ST. LOUIS -- There were no dirt smudges, damning TV close-ups or cheating accusations whispering in the wind last night during Game 3 of the World Series.
The only important similarities between Sunday's soap opera at Comerica Park and what happened at Busch Stadium yesterday were the bone-chilling cold, more hint of redemption and another tremendous pitching performance for the ages.
This time it was St. Louis ace Chris Carpenter, who delivered a shutout performance from a conventional, one-toned palm. His supremely efficient outing ushered St. Louis to a 5-0 win and a 2-1 advantage in the best-of-seven World Series.
Unlike Detroit's Kenny Rogers, who threw a masterpiece Sunday that has since been marred by the suspicion that he used a foreign substance in the first inning, the only thing filthy about Carpenter was his assortment of pitches.
Each one, it almost seemed, went exactly where he wanted. He threw 82 pitches, and 55 were strikes. Incredibly, Carpenter had only one inning in which he made more than 12 pitches. He walked none, struck out six and surrendered just three hits. Never did more then one Tiger reach base in any inning.
A whole vat of pine tar might not tarnish this one.
Said Carpenter: "I came out tonight and had my good stuff."
The game-time temperature was 43 degrees, actually 1 degree colder than the much ballyhooed freeze in Detroit for game time Sunday night. For the first three innings, the bats were also frigid, thanks to an old-time pitchers' duel between Carpenter and unheralded Detroit left-hander Nate Robertson.
Carpenter retired the first seven batters he faced, gave up a single to Detroit third baseman Brandon Inge, and then rolled off six more consecutive outs before another innocuous single. Through five innings, the 2005 NL Cy Young Award winner had surrendered just two singles and had thrown an economical 50 pitches.
Robertson was even better than Carpenter - at least through three innings.
Besides a second-inning walk to Jim Edmonds, Robertson was perfect through the game's first third. He lost his no-hit bid to begin the fourth, and, shortly thereafter, his shutout evaporated.
St. Louis left fielder Preston Wilson led off with a single and Cardinals slugger Albert Pujols followed with a double that hopped the right-field wall. Scott Rolen walked to load the bases, and after a forceout at home plate, Edmonds doubled down the right-field line, scoring two.
Robertson escaped the trouble with consecutive pop-ups, and didn't yield a run in the next inning, either. He left for a pinch hitter in the top of the sixth - after giving up five hits, three walks and two runs in five innings. A solid outing for someone who hadn't pitched in 13 days, since a five-inning blanking of the Oakland Athletics in Game 1 of the American League Championship Series Oct. 10.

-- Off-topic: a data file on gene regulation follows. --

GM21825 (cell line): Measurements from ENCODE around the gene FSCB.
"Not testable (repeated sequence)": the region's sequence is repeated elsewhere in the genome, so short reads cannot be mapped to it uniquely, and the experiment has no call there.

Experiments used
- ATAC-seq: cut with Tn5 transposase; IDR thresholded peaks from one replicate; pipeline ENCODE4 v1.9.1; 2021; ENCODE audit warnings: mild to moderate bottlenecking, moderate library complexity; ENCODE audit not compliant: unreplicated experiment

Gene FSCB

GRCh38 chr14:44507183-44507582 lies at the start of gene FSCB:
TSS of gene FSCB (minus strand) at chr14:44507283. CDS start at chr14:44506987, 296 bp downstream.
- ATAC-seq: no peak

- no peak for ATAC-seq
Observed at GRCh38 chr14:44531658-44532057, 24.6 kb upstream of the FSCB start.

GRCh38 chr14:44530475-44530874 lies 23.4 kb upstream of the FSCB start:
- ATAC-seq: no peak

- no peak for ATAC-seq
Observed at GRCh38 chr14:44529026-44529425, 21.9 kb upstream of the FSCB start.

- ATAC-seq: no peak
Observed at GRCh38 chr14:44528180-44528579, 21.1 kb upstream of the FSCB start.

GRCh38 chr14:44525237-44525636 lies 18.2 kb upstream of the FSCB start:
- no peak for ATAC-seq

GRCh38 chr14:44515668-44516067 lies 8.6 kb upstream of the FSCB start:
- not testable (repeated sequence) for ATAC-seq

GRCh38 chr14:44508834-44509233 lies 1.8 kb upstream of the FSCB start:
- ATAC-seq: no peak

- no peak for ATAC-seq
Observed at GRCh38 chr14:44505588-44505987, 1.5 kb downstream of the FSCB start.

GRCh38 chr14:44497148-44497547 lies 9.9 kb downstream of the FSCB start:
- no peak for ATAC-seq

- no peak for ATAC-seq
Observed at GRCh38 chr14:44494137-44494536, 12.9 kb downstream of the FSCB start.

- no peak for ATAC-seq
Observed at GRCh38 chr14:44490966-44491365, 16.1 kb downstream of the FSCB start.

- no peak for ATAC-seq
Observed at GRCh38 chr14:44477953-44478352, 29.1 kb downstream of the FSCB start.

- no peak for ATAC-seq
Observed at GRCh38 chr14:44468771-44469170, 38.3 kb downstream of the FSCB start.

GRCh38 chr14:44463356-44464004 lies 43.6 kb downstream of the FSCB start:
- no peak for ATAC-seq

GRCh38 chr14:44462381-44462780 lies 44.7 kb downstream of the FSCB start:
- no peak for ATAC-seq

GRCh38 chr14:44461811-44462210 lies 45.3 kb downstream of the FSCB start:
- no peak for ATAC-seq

The Cardinals padded the lead in the seventh, when Tigers reliever Joel Zumaya walked two batters before snagging a comebacker. The vaunted rookie attempted to throw to third for a key forceout. But his wild toss skipped past third baseman Inge and caromed around the foul territory in left field. Two Cardinals scored - including Wilson from first base - to make it 4-0.
The runs were welcomed, but unnecessary.
Because of Carpenter.
The big right-hander wasn't giving the lead back. Not in the World Series. Not against the Tigers.
When the Cardinals made it to the Fall Classic in 2004 against the Boston Red Sox, Carpenter couldn't pitch. A biceps strain, later determined to be nerve irritation in his right arm, forced him to be a bystander while his club was swept in four games.
He threw on the side and wanted to get in a game, but the Cardinals decided against it. That was tough for him to take.
"It was disappointing, but it was a smart decision, the right decision I believe," Carpenter said Monday. "They were looking out for my career."
A career that's included the 2005 NL Cy Young Award and likely a top three finish this year.
But in another impressive campaign for Carpenter, there were a few blemishes. Like an interleague contest June 23 at Detroit. Carpenter was blasted for seven earned runs in seven innings.
He said before yesterday's outing that he wasn't dwelling on that disaster in Detroit, but he wasn't forgetting it either.
The stage was different, of course. And so was the setting. Carpenter had a 1.81 ERA during the regular season while pitching at Busch Stadium.
But he pitched with an extra edge yesterday, one that demonstrated that there'd be payback to the Tigers. And one that showed how badly he wanted to excel in the World Series after watching helplessly last time.
Game 4: Tigers@Cardinals, tonight, 8:27, chs. 45, 5 Starters: Detroit (Bonderman 14-8) vs. St. Louis (Suppan 12-7)